18. Iwata, Hiroki & Okada, Keisuke & Samreth, Sovannroeun, 2010. "Empirical study on the environmental Kuznets curve for CO2 in France: The role of nuclear energy," Energy Policy, Elsevier, vol. 38(8), pages 4057-4063, August.
  19. Soytas, Ugur & Sari, Ramazan, 2009. "Energy consumption, economic growth, and carbon emissions: Challenges faced by an EU candidate member," Ecological Economics, Elsevier, vol. 68(6), pages 1667-1675, April.
  20. Apergis, Nicholas & Payne, James E., 2010. "The emissions, energy consumption, and growth nexus: Evidence from the commonwealth of independent states," Energy Policy, Elsevier, vol. 38(1), pages 650-655, January.
  21. Gene M. Grossman & Alan B. Krueger, 1995. "Economic Growth and the Environment," The Quarterly Journal of Economics, Oxford University Press, vol. 110(2), pages 353-377.
  22. Pao, Hsiao-Tien & Tsai, Chung-Ming, 2011. "Modeling and forecasting the CO2 emissions, energy consumption, and economic growth in Brazil," Energy, Elsevier, vol. 36(5), pages 2450-2458.
  23. Richmond, Amy K. & Kaufmann, Robert K., 2006. "Is there a turning point in the relationship between income and energy use and/or carbon emissions?," Ecological Economics, Elsevier, vol. 56(2), pages 176-189, February.
  24. Jalil, Abdul & Mahmud, Syed F., 2009. "Environment Kuznets curve for CO2 emissions: A cointegration analysis for China," Energy Policy, Elsevier, vol. 37(12), pages 5167-5172, December.
  25. James J. Heckman & Vytlacil, Edward J., 2007. "Econometric Evaluation of Social Programs, Part I: Causal Models, Structural Models and Econometric Policy Evaluation," Handbook of Econometrics,in: J.J. Heckman & E.E. Leamer (ed.), Handbook of Econometrics, edition 1, volume 6, chapter 70 Elsevier.
  26. Wang, Yuan & Wang, Yichen & Zhou, Jing & Zhu, Xiaodong & Lu, Genfa, 2011. "Energy consumption and economic growth in China: A multivariate causality test," Energy Policy, Elsevier, vol. 39(7), pages 4399-4406, July.
  27. Wang, S.S. & Zhou, D.Q. & Zhou, P. & Wang, Q.W., 2011. "CO2 emissions, energy consumption and economic growth in China: A panel data analysis," Energy Policy, Elsevier, vol. 39(9), pages 4870-4875, September.
  28. Johansen, Soren, 1988. "Statistical analysis of cointegration vectors," Journal of Economic Dynamics and Control, Elsevier, vol. 12(2-3), pages 231-254.
  29. Soytas, Ugur & Sari, Ramazan & Ewing, Bradley T., 2007. "Energy consumption, income, and carbon emissions in the United States," Ecological Economics, Elsevier, vol. 62(3-4), pages 482-489, May.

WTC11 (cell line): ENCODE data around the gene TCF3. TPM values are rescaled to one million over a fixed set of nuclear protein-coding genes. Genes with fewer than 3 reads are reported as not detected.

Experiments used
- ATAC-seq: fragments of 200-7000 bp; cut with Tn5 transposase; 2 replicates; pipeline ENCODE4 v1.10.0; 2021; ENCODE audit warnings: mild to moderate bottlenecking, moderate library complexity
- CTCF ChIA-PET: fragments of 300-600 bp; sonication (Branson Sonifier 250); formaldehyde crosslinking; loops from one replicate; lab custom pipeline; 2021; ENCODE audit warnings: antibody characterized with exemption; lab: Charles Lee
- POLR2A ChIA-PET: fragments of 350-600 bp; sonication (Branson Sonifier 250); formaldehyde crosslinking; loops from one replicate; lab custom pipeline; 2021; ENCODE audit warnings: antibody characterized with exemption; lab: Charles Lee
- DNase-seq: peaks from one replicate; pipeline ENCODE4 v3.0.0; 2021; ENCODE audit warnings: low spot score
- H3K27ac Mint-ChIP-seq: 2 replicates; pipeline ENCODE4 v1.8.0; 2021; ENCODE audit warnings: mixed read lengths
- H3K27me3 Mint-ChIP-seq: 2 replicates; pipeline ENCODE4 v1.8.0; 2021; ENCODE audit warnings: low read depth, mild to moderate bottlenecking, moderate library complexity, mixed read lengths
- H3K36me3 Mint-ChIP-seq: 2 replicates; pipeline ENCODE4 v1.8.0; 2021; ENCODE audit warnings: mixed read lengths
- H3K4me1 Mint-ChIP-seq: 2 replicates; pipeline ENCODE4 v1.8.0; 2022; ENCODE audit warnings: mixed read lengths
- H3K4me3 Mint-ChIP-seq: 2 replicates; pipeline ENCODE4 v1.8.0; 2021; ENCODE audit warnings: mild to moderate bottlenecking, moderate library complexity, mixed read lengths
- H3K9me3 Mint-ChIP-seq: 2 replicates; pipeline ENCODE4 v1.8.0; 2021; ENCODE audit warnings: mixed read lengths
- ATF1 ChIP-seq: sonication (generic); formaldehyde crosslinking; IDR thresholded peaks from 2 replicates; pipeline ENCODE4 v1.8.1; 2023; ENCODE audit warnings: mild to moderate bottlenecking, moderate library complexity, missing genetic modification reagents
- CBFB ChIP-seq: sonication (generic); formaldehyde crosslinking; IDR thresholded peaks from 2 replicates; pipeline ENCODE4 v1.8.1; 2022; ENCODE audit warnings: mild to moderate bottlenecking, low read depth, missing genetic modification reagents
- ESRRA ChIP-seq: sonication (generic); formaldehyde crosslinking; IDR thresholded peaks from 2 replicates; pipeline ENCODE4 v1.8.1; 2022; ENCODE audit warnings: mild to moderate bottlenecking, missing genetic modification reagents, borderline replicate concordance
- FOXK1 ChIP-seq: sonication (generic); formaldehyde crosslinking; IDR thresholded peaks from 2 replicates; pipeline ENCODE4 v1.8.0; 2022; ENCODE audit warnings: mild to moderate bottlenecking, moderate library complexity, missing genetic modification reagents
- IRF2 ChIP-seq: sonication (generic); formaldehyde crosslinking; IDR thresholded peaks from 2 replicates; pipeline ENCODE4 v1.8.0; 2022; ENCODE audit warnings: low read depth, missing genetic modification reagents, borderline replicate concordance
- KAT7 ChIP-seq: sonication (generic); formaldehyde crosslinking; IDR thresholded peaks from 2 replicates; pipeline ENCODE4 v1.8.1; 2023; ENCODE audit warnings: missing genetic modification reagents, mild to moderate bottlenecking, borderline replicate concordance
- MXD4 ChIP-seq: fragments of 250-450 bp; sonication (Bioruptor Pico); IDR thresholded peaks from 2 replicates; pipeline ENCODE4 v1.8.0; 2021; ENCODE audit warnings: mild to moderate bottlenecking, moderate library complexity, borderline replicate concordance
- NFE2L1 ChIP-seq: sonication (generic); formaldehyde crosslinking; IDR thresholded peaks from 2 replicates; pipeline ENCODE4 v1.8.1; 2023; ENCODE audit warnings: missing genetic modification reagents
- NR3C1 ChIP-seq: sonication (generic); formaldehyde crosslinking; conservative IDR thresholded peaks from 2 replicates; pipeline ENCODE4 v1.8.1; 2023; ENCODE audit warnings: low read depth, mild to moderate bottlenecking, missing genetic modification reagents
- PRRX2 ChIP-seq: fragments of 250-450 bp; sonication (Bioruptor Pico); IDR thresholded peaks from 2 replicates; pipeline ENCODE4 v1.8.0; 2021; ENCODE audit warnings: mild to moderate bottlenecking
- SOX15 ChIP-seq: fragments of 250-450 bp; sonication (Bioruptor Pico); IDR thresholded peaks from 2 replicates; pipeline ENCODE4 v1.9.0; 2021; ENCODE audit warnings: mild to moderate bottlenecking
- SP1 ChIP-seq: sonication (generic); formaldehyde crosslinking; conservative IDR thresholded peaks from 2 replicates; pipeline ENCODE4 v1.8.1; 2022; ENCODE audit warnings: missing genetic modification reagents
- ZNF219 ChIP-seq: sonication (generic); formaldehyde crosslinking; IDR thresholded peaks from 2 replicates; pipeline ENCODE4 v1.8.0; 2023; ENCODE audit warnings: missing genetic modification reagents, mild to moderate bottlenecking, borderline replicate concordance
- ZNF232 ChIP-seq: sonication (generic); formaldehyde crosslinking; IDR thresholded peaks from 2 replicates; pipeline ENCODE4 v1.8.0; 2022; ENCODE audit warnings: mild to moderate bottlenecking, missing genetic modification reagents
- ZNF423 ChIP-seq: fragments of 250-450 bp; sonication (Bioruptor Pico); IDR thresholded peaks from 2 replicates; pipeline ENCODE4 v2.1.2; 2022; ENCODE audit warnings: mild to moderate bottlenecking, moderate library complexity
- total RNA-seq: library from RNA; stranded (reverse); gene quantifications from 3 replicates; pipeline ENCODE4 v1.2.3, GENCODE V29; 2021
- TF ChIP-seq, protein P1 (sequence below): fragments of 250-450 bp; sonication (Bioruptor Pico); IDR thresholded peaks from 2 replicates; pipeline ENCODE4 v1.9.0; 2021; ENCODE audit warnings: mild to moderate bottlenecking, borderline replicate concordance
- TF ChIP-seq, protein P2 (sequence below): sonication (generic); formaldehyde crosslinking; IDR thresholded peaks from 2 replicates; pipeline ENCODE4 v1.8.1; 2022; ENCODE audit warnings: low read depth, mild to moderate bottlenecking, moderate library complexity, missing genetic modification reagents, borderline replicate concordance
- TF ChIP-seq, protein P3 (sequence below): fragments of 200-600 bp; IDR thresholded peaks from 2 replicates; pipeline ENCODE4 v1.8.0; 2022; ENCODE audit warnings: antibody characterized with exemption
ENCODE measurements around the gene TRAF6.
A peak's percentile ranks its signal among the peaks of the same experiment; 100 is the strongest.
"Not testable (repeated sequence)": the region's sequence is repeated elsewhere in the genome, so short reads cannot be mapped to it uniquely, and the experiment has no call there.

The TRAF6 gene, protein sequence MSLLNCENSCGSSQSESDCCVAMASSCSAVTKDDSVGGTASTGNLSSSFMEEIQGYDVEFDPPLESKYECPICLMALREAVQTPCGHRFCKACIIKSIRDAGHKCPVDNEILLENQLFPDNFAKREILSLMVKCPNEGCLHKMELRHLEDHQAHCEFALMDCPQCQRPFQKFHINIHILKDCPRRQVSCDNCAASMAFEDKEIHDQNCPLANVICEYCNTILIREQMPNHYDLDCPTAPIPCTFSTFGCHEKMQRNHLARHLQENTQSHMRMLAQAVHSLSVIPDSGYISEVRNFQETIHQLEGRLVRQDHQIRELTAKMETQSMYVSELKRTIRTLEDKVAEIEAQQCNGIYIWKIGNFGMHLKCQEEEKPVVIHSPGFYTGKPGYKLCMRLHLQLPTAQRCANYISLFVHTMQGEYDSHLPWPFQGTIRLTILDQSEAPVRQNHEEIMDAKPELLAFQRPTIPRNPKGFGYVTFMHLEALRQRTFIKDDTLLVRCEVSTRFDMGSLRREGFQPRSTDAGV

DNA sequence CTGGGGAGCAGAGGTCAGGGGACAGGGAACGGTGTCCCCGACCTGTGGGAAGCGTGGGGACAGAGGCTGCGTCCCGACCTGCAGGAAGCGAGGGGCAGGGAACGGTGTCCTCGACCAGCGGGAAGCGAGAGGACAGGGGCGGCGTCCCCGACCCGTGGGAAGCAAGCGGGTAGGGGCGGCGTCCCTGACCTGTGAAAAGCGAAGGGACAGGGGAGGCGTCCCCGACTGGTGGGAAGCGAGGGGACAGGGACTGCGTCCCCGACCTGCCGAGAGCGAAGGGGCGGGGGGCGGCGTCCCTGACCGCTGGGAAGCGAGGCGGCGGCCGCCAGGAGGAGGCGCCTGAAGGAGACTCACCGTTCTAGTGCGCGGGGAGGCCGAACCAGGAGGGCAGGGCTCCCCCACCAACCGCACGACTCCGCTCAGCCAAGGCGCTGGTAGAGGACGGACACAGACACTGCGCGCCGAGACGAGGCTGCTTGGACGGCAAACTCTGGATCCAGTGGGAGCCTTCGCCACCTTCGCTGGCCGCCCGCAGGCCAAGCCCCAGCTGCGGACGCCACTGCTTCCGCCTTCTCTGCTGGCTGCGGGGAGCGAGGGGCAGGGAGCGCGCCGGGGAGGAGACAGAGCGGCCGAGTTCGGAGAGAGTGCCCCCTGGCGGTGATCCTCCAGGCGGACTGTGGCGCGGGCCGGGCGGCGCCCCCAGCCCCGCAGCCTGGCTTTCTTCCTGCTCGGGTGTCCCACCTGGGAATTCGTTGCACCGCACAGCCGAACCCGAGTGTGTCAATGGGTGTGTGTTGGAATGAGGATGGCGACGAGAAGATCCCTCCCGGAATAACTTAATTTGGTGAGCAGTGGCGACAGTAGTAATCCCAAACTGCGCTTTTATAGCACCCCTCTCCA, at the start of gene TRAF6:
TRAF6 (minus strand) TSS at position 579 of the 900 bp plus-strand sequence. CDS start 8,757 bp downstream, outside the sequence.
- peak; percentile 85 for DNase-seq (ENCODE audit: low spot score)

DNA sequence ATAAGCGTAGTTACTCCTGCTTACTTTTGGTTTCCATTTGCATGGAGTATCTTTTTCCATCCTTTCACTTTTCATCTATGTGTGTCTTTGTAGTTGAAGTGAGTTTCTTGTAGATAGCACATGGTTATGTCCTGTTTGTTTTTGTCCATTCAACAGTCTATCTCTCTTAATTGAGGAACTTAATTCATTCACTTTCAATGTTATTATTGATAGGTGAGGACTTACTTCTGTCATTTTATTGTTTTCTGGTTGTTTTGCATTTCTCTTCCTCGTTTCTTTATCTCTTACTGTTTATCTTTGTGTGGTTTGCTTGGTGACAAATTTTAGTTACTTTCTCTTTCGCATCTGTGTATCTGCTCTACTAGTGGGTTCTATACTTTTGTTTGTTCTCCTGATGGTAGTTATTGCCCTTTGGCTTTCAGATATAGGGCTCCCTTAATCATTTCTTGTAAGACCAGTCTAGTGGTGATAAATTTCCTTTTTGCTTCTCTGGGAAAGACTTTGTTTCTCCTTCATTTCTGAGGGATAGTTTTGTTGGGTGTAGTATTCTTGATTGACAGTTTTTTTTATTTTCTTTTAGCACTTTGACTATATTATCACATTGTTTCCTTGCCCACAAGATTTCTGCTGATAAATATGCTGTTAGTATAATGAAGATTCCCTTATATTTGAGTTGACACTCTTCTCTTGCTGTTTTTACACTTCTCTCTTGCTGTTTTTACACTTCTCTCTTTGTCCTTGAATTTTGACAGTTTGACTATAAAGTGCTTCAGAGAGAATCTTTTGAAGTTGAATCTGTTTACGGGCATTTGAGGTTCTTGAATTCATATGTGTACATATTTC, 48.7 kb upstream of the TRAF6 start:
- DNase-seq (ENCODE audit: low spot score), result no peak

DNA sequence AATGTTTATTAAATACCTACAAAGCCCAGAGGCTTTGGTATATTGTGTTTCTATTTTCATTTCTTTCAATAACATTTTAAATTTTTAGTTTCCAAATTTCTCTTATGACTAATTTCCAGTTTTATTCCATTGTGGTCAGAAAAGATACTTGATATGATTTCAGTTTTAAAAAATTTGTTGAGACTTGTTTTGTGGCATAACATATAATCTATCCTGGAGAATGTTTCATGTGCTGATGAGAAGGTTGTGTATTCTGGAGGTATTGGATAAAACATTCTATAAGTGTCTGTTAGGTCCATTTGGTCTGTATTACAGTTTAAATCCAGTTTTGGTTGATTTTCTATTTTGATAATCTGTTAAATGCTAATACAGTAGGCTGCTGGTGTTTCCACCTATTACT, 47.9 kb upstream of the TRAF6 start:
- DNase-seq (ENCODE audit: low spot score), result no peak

30. Engle, R. F. & Granger, C. W. J. & Hallman, J. J., 1989. "Merging short-and long-run forecasts : An application of seasonal cointegration to monthly electricity sales forecasting," Journal of Econometrics, Elsevier, vol. 40(1), pages 45-62, January.
  31. Ross, Marc & Larson, Eric D. & Williams, Robert H., 1987. "Energy demand and materials flows in the economy," Energy, Elsevier, vol. 12(10), pages 953-967.
  32. Kijima, Masaaki & Nishide, Katsumasa & Ohyama, Atsuyuki, 2010. "Economic models for the environmental Kuznets curve: A survey," Journal of Economic Dynamics and Control, Elsevier, vol. 34(7), pages 1187-1201, July.
  33. Acaravci, Ali & Ozturk, Ilhan, 2010. "On the relationship between energy consumption, CO2 emissions and economic growth in Europe," Energy, Elsevier, vol. 35(12), pages 5412-5420.
  34. Kaufmann, Robert K., 1992. "A biophysical analysis of the energy/real GDP ratio: implications for substitution and technical change," Ecological Economics, Elsevier, vol. 6(1), pages 35-56, July.
  35. Pao, Hsiao-Tien & Tsai, Chung-Ming, 2011. "Multivariate Granger causality between CO2 emissions, energy consumption, FDI (foreign direct investment) and GDP (gross domestic product): Evidence from a panel of BRIC (Brazil, Russian Federation, I," Energy, Elsevier, vol. 36(1), pages 685-693.
Full references (including those not matched with items on IDEAS)

This item is not listed on Wikipedia, on a reading list or among the top items on IDEAS.

When requesting a correction, please mention this item's handle: RePEc:eee:energy:v:39:y:2012:i:1:p:274-280. See general information about how to correct material in RePEc.

For technical questions regarding this item, or to correct its authors, title, abstract, bibliographic or download information, contact: (Dana Niculescu)

If you have authored this item and are not yet registered with RePEc, we encourage you to do it here. This allows to link your profile to this item. It also allows you to accept potential citations to this item that we are uncertain about.

If references are entirely missing, you can add them using this form.

If the full references list an item that is present in RePEc, but the system did not link to it, you can help with this form.

If you know of missing items citing this one, you can help us creating those links by adding the relevant references in the same way as above, for each refering item. If you are a registered author of this item, you may also want to check the "citations" tab in your profile, as there may be some citations waiting for confirmation.

Please note that corrections may take a couple of weeks to filter through the various RePEc services.

This information is provided to you by IDEAS at the Research Division of the Federal Reserve Bank of St. Louis using RePEc data.